My 33 1/3 book, on Aphex Twin's Selected Ambient Works Volume II, was the 5th bestselling book in the series in 2014. It's available at Amazon (including Kindle) and via your local bookstore. • F.A.Q.Key Tags: #saw2for33third, #sound-art, #classical, #juntoElsewhere: Twitter, SoundCloud, Instagram

Listening to art.
Playing with audio.
Sounding out technology.
Composing in code.

This Is What It Sounds Like When Dunes Groan

George Vlad files a report from Namibia

George Vlad reports from the desert of Namibia, where he recorded this hour of what sand dunes sound like. He identifies the locations as Dune 45 and the Skeleton Coast, and explains that the audio was taped both above- and belowground. The extended length of the document suits Vlad’s experience, which he says involves the ears adjusting over time to the environment and recognizing detail that at first is invisible:

“Spend a little time letting your ears become accustomed to the sparse soundscape though. After a few hours you’ll start hearing more and more detail where previously there seemed to be none. There’s a constant low frequency energy caused by the movement of air and sometimes by the sand dune itself resonating. The wind ebbs and flows at various speeds, occasionally spraying sand on to the hard crust of the sand dune. The insects flying by offer a sense of scale and immediacy.”

Two thirds of the recording was accomplished with microphones designed for use underwater, what are called hydrophones, here pushed deep into the sand. The result is, as he notes, often “abstract,” the wind muted at the surface, and the audio less immediately identifiable. Where above there is air and texture, below there is an ever-threatening churn, what Vlad likens to a “groan.” On his website,, he explains that these are a subset of audio captured at almost a dozen sites around the country.

Audio posted at George Vlad’s YouTube channel. He’s based in Guildford, England.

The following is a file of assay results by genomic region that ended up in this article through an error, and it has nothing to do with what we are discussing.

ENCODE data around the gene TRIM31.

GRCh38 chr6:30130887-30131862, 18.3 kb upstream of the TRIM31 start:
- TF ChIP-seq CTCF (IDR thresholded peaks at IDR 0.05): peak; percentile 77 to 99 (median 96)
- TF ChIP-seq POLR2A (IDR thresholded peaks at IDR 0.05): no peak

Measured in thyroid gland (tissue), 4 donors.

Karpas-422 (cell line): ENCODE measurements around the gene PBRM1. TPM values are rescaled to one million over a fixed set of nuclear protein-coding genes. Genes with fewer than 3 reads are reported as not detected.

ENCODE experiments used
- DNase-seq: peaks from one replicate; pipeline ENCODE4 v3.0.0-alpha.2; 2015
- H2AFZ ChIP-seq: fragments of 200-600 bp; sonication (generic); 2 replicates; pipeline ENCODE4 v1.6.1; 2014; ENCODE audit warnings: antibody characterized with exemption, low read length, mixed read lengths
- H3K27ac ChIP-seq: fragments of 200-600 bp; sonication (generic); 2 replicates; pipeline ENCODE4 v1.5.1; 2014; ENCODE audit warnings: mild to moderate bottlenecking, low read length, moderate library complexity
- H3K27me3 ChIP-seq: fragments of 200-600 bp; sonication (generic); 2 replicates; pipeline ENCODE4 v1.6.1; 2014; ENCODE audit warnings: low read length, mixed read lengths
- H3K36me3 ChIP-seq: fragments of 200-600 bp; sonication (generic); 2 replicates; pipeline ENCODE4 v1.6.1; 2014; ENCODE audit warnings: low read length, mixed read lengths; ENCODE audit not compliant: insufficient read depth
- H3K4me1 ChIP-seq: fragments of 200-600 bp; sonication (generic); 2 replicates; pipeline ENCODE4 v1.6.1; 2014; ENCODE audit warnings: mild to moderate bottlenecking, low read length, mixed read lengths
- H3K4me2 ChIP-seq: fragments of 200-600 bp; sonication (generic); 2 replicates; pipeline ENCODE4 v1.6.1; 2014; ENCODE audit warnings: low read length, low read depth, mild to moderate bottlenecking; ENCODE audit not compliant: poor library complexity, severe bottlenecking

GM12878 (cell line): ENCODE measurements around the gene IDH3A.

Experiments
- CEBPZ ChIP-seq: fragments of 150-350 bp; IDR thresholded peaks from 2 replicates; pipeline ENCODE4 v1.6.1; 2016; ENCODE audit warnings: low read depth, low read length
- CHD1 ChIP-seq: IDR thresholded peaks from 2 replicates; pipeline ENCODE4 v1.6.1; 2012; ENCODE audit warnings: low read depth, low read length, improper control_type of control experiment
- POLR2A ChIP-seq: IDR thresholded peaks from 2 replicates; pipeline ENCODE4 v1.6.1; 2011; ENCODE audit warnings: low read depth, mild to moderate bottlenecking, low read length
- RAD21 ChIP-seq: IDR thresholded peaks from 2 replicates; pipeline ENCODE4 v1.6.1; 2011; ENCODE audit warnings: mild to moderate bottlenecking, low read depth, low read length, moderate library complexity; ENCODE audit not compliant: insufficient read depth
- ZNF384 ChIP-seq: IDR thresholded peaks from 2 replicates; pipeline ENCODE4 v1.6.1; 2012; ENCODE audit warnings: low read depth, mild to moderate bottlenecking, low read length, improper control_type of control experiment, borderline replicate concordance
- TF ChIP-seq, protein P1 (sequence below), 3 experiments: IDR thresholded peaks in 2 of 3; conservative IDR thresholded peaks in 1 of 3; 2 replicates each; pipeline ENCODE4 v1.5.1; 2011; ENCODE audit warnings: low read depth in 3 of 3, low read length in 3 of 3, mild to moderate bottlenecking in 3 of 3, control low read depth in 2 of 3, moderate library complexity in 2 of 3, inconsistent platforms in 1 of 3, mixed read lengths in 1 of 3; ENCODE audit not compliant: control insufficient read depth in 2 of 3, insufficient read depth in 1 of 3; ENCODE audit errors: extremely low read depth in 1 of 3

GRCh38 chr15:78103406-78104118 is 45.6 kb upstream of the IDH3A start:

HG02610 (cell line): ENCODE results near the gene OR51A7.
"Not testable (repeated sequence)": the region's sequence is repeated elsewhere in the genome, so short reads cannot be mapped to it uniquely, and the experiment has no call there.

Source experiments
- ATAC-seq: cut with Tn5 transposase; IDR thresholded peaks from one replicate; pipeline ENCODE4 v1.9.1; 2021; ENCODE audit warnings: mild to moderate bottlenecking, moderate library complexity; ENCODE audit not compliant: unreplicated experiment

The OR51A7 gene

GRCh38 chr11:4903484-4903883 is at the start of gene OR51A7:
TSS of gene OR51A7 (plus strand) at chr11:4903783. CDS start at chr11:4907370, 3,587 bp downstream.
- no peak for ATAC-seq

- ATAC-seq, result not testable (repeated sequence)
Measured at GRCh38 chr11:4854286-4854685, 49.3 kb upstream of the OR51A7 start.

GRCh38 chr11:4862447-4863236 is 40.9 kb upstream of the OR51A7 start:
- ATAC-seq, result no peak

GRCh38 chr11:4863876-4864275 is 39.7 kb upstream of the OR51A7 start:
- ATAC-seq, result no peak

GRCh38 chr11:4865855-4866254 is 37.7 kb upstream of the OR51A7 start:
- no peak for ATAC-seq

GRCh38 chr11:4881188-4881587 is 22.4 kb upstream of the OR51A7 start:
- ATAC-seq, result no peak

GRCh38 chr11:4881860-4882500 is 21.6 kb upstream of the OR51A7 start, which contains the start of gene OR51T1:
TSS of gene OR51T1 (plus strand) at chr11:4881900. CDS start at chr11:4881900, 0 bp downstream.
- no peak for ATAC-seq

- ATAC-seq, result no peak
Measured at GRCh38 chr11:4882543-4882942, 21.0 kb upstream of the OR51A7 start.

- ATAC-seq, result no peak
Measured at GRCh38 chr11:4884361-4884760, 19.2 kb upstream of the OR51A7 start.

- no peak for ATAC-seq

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Sound Ledger¹ (Atypical Speech, Tokyo Noise, Virtual Synths)

Audio culture by the numbers

7.5: The number of people, in millions, living in the U.S. who have difficulty using their voices.

30: The percentage rise in Tokyo noise complaints to police between March and April 2020, after schools were closed due to the pandemic.

2,217: The number of free synthesizer modules (out of 2,504 total, the others requiring a one-time fee per user account) in the module library of the free VCV Rack virtual emulation of a modular synthesizer ( Other modules are available outside the library, as well.

▰ ▰ ▰

¹Footnotes: Voices: Tokyo: VCV:

Originally published in the March 1, 2021, edition of the This Week in Sound email newsletter (

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Magenta Haze

Dave Seidel channels La Monte Young and Marian Zazeela

If you’re familiar with the work of La Monte Young and Marian Zazeela, then the color alone of Dave Seidel’s video is a dead giveaway right from the start. The dreamy magenta is the duo’s signature color, a common theme in their wardrobe and installations alike. Here the magenta is a pale shadow cast on Seidel’s equipment as he unveils ream after ream of raga-like drones. The performance is titled “For LMY and MZ” (note the initials), and he explains in an accompanying text that it draws inspiration from some central works of theirs. This is both deeply beautiful and deep work, the beading, undulating patterns shifting and cycling in slow motion.

This is the latest video I’ve added to my ongoing YouTube playlist of fine live performance of ambient music. Video originally posted to Seidel’s YouTube page. More from Seidel (aka Mysterybear) at

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Reading Waveforms

An ongoing series cross-posted from

I spent a lot of time over the weekend editing audio and I never got sick of looking at waveforms. If anything, these guides for my work became distractions from my work. This particular image was barely a blip in a lengthy expanse of signal and noise. It signified a near-silence that I felt was necessary to silence further.